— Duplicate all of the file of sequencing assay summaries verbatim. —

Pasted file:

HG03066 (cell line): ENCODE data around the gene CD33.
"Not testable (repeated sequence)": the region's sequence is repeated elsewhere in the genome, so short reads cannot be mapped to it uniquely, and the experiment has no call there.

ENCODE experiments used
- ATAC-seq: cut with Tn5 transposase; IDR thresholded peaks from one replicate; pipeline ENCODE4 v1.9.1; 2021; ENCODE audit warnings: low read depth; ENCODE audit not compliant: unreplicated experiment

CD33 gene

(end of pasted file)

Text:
HG03066 (cell line): ENCODE data around the gene CD33.
"Not testable (repeated sequence)": the region's sequence is repeated elsewhere in the genome, so short reads cannot be mapped to it uniquely, and the experiment has no call there.

ENCODE experiments used
- ATAC-seq: cut with Tn5 transposase; IDR thresholded peaks from one replicate; pipeline ENCODE4 v1.9.1; 2021; ENCODE audit warnings: low read depth; ENCODE audit not compliant: unreplicated experiment

CD33 gene